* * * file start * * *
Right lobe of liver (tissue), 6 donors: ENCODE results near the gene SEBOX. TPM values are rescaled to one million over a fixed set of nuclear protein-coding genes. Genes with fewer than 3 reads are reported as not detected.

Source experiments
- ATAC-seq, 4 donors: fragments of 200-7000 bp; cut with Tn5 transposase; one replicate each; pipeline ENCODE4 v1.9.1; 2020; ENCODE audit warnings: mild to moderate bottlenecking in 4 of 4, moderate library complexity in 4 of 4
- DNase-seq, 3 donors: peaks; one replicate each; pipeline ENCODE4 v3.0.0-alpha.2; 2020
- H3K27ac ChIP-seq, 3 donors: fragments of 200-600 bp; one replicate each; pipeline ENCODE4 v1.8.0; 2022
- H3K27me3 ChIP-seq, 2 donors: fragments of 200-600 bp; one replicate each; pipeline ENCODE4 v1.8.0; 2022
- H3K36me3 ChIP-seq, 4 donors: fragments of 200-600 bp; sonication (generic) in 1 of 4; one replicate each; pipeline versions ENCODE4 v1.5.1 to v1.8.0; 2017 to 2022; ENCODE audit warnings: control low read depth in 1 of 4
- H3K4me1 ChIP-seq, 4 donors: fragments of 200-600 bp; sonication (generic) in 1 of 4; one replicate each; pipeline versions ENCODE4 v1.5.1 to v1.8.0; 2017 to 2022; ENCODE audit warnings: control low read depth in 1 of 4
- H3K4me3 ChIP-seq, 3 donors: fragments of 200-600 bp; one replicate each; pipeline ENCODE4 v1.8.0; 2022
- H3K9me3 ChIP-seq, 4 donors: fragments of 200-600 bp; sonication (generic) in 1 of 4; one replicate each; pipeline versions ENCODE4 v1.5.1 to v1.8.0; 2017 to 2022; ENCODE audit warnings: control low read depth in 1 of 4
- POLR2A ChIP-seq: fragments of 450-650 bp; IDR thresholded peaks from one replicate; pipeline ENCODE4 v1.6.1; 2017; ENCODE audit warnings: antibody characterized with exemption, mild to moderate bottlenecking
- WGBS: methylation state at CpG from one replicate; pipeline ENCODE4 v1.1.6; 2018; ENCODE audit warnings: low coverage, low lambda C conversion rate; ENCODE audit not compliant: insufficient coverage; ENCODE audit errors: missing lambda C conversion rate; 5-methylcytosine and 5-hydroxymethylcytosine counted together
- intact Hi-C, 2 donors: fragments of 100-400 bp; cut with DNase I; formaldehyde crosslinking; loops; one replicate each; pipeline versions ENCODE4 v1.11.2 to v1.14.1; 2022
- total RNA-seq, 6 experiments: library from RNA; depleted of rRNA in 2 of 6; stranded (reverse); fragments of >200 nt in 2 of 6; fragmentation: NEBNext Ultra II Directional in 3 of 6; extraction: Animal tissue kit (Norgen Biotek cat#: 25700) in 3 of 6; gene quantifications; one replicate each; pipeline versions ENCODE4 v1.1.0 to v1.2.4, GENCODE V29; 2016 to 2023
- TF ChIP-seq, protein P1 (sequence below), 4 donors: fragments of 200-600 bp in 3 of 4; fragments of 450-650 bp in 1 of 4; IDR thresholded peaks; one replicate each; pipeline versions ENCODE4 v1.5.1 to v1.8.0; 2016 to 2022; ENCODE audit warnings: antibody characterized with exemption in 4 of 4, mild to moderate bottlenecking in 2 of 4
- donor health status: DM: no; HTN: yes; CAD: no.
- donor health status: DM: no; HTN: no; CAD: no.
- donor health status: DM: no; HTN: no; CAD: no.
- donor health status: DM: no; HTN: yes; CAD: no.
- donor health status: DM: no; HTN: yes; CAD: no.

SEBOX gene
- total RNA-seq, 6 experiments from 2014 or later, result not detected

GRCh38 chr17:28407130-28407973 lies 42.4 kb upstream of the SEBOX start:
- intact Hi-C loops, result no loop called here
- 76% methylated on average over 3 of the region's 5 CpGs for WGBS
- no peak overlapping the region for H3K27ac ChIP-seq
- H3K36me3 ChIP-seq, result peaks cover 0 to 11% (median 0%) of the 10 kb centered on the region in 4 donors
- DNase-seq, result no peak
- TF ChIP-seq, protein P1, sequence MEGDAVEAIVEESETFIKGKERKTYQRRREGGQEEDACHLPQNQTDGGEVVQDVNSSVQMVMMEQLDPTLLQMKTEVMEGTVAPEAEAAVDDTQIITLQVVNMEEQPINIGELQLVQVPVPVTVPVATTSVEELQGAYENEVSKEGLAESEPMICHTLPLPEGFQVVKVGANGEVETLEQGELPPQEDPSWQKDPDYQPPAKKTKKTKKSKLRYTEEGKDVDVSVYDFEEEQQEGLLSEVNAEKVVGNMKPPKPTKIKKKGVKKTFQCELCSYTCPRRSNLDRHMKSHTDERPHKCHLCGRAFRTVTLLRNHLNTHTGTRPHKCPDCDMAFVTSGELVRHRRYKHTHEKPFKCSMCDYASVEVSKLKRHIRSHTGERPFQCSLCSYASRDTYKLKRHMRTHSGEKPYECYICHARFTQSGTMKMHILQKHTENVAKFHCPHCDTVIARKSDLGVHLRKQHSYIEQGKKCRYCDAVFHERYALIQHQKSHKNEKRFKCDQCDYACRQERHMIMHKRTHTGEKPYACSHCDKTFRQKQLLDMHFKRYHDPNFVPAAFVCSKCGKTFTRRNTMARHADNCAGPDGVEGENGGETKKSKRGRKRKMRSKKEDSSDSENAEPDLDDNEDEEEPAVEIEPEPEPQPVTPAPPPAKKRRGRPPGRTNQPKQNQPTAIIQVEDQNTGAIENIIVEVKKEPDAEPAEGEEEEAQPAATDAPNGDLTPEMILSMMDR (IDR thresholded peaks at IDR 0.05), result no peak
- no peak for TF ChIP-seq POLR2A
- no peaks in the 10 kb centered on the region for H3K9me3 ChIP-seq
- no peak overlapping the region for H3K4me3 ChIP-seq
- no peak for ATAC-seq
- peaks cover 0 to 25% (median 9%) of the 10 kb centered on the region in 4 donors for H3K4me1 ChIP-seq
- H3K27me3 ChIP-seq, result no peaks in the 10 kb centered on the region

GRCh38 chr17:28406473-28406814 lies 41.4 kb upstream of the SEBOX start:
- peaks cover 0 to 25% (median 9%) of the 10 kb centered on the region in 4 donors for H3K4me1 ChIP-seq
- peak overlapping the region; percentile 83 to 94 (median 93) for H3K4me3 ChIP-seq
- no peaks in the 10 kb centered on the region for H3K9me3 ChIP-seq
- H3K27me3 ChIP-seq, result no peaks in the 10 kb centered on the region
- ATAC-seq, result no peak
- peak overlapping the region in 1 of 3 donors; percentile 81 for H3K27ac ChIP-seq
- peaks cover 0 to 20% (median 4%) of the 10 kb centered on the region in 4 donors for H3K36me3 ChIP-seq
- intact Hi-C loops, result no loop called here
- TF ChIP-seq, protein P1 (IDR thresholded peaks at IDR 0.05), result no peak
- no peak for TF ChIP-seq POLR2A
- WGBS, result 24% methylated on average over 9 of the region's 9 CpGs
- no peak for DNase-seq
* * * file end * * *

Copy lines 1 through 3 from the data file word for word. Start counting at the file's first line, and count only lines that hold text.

Right lobe of liver (tissue), 6 donors: ENCODE results near the gene SEBOX. TPM values are rescaled to one million over a fixed set of nuclear protein-coding genes. Genes with fewer than 3 reads are reported as not detected.

Source experiments
- ATAC-seq, 4 donors: fragments of 200-7000 bp; cut with Tn5 transposase; one replicate each; pipeline ENCODE4 v1.9.1; 2020; ENCODE audit warnings: mild to moderate bottlenecking in 4 of 4, moderate library complexity in 4 of 4